Last Friday, Ohio Governor Ted Strickland announced the theft of a data storage device holding the personal information of all state employees. Today, it has been confirmed that the device also contained the personal information of Ohio state taxpayers.

"While it is unlikely that someone can access the data contained in the device without specialized knowledge and equipment, we are proactively providing identity theft prevention and protection services to the people of Ohio now impacted by this situation," Strickland said. "However, we have no information to date that the data has been accessed."

The governor is enlisting the help of Matthew Curtin, a nationally known expert on information technology, security and data forensics, to assist with the state's efforts. The Ohio Highway Patrol is leading the investigation, while the Department of Administrative Services is working on identity theft management services for those affected by this theft.

Among the newly confirmed data on the device:

  • A list of taxpayers with uncashed state personal income tax refund checks (and/or school district income tax refund checks) issued in 2005, 2006 and through May 29, 2007 -- The file contains the names, social security numbers and check amounts of up to 225,000 taxpayers with uncashed state personal income tax refund checks (and/or school district income tax refund checks) issued in 2005, 2006 and through May 29, 2007. This includes checks that were cashed after May 29, 2007. The list did not contain mailing addresses or bank account information.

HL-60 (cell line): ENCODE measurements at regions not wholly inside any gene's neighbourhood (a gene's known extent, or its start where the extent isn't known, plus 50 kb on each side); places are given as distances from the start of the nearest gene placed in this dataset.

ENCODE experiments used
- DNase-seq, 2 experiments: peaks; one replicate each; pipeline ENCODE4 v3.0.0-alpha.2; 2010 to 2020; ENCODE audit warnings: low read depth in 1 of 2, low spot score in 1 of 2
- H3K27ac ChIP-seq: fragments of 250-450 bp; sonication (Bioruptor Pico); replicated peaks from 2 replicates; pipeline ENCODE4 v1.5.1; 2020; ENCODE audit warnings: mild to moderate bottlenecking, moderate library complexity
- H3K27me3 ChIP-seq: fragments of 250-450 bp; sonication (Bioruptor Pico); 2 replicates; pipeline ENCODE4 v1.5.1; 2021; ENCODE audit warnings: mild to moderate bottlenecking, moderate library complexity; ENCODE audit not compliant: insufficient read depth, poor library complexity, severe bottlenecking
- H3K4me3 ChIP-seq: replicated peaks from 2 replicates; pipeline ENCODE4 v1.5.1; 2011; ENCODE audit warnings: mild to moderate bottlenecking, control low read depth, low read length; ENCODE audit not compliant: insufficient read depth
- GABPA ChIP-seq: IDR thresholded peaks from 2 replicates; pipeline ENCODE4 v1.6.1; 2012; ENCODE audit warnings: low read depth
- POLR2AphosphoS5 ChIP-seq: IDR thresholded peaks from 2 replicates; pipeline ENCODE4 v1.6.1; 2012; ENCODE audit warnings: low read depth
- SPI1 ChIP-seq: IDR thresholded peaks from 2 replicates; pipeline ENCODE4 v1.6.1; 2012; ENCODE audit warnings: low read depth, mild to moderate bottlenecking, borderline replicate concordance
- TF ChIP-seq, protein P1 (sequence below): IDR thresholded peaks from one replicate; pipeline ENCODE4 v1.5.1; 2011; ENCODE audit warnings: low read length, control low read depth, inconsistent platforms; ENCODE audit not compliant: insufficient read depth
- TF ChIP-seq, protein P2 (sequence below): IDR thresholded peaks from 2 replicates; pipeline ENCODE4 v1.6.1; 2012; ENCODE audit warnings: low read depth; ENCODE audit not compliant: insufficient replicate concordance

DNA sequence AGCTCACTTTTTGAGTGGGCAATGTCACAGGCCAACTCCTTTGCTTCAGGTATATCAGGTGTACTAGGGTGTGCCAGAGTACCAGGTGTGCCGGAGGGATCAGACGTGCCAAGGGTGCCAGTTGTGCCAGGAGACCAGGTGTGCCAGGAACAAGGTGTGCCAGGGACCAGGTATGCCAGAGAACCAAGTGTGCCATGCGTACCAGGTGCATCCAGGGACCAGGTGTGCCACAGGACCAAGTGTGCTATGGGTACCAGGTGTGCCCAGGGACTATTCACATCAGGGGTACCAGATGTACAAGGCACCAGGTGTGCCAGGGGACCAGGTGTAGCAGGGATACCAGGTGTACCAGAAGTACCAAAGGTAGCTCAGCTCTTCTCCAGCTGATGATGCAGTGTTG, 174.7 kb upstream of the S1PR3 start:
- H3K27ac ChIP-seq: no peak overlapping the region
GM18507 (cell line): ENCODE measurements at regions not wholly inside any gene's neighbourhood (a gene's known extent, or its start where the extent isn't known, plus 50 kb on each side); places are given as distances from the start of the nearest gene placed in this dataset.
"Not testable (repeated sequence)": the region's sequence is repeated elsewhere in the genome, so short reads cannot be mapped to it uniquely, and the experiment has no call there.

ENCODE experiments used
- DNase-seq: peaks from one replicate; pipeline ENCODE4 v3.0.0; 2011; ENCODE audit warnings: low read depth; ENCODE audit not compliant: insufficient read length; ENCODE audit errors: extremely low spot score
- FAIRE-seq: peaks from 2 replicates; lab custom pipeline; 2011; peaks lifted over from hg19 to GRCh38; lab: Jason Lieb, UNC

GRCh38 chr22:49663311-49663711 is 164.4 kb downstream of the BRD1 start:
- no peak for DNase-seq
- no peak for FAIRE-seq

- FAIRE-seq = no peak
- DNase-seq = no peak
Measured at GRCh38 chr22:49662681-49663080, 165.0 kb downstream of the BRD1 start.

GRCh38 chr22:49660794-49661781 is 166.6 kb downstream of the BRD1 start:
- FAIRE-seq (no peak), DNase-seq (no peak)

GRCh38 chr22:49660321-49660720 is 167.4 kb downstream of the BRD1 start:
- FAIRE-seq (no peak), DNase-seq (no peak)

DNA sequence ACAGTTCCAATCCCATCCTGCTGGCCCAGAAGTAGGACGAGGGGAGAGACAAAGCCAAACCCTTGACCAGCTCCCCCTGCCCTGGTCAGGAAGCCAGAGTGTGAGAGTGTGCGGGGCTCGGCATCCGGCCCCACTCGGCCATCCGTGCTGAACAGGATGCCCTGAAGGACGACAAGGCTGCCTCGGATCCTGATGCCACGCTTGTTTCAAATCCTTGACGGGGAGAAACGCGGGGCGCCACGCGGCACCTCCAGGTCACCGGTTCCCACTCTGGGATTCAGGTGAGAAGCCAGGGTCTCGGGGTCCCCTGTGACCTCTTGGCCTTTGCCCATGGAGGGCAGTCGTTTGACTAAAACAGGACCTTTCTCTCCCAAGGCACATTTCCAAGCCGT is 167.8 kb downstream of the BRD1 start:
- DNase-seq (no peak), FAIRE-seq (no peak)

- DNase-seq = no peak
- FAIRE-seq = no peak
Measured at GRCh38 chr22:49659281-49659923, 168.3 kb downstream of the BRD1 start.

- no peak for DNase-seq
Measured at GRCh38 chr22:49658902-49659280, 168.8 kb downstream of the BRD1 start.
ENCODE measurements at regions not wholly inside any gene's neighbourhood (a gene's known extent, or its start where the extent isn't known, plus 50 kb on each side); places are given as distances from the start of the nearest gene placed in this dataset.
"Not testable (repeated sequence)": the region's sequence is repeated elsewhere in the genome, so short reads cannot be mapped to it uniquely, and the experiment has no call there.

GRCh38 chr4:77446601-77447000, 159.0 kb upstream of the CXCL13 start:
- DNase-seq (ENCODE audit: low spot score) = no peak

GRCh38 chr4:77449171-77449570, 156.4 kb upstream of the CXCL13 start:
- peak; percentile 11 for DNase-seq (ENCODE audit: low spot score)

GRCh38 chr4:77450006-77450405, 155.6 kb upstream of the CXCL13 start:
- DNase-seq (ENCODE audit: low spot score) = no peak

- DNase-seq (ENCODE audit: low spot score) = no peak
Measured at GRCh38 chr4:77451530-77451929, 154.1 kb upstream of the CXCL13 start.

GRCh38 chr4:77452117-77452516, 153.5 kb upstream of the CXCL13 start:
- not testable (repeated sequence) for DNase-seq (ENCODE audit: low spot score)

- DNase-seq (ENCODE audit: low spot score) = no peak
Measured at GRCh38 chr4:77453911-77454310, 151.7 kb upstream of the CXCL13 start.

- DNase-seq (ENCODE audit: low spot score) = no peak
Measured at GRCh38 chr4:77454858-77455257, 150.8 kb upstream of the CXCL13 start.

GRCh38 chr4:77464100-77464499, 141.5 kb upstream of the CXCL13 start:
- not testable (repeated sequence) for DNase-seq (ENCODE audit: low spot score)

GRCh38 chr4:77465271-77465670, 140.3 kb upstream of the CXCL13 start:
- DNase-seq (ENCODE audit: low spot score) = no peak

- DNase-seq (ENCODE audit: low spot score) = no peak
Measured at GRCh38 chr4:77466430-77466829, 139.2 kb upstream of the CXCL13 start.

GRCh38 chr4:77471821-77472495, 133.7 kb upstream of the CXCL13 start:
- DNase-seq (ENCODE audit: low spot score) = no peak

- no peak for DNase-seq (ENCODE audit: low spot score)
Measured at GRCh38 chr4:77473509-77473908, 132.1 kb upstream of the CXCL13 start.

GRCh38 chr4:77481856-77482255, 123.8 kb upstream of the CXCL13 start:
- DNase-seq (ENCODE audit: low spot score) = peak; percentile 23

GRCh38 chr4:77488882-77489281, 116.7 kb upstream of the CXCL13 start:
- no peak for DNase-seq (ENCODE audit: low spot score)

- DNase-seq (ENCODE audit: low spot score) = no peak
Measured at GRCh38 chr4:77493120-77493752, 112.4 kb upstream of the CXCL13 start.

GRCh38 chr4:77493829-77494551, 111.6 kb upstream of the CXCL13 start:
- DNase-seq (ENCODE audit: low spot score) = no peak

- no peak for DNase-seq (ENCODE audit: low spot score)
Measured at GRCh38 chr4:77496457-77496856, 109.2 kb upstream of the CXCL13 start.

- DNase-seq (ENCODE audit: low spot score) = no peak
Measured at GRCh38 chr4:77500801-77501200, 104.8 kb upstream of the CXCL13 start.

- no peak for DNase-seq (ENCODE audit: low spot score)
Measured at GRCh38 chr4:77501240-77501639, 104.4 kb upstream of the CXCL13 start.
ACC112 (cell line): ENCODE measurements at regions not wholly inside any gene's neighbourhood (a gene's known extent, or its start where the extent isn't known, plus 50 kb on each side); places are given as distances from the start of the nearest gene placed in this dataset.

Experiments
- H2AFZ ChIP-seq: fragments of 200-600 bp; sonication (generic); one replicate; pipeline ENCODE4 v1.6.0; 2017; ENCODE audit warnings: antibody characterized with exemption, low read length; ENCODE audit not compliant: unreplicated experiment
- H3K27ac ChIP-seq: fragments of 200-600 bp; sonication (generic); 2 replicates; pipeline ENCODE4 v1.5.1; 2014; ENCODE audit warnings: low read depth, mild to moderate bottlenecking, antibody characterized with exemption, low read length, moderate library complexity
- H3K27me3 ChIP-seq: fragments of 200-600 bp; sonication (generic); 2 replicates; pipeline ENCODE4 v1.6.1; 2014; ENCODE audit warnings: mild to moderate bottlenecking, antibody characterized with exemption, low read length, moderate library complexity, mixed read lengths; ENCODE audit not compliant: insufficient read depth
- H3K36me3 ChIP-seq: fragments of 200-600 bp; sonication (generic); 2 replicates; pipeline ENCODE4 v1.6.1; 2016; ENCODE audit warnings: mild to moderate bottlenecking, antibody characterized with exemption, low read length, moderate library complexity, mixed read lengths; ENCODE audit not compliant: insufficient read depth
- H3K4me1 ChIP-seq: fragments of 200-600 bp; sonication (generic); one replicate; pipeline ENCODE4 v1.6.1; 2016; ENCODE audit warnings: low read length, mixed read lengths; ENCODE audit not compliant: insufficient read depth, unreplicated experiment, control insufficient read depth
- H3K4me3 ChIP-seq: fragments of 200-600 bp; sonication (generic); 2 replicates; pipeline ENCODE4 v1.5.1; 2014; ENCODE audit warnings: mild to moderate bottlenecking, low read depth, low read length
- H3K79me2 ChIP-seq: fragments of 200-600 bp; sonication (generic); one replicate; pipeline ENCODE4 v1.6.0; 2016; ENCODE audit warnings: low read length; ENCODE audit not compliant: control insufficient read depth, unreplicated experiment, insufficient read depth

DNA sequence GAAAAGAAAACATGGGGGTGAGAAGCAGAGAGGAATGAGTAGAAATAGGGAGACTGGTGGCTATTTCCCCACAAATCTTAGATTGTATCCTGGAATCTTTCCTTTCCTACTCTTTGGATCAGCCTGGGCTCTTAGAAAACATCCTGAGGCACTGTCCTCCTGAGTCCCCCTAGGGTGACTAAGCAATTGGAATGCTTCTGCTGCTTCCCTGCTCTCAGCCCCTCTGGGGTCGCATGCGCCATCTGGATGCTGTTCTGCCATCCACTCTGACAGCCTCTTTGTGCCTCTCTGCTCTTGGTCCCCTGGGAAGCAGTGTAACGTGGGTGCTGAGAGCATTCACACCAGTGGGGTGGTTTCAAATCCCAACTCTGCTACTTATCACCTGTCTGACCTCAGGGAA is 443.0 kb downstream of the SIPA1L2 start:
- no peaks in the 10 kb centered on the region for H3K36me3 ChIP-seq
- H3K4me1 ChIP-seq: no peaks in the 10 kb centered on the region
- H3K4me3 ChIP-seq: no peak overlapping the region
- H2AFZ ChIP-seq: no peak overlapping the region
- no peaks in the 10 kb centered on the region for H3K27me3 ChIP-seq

• A list of lottery winners with uncashed checks -- The file includes the names and social security numbers of 602 lottery winners who have yet to cash the check for their lottery winnings.
  • A list of uncashed checks from unclaimed funds payments-- The file includes the names and social security numbers of 2,488 Ohioans who have yet to cash checks for unclaimed funds payments.
  • A list of rejected Electronic Funds Transfers (EFT) -- The file includes the names and bank account numbers for approximately 650-1,000 EFT transactions that were unable to be completed because the EFT was bounced back from the banking institution.

"We will continue working hard to make sure that everyone affected by this data theft has up-to-date information as we confirm it," Strickland said. "I want to thank all the state employees who are giving their time to staff the call centers to assist their fellow state employees and Ohioans."

Starting later today, taxpayers will be able to search an online database to see if their name is listed in the files contained on computer back-up device stolen last week. If the search comes back that the taxpayer's name is on the list they will receive a pin number that will allow them to sign up for identity theft services.

Gina M. Scott  |  Writer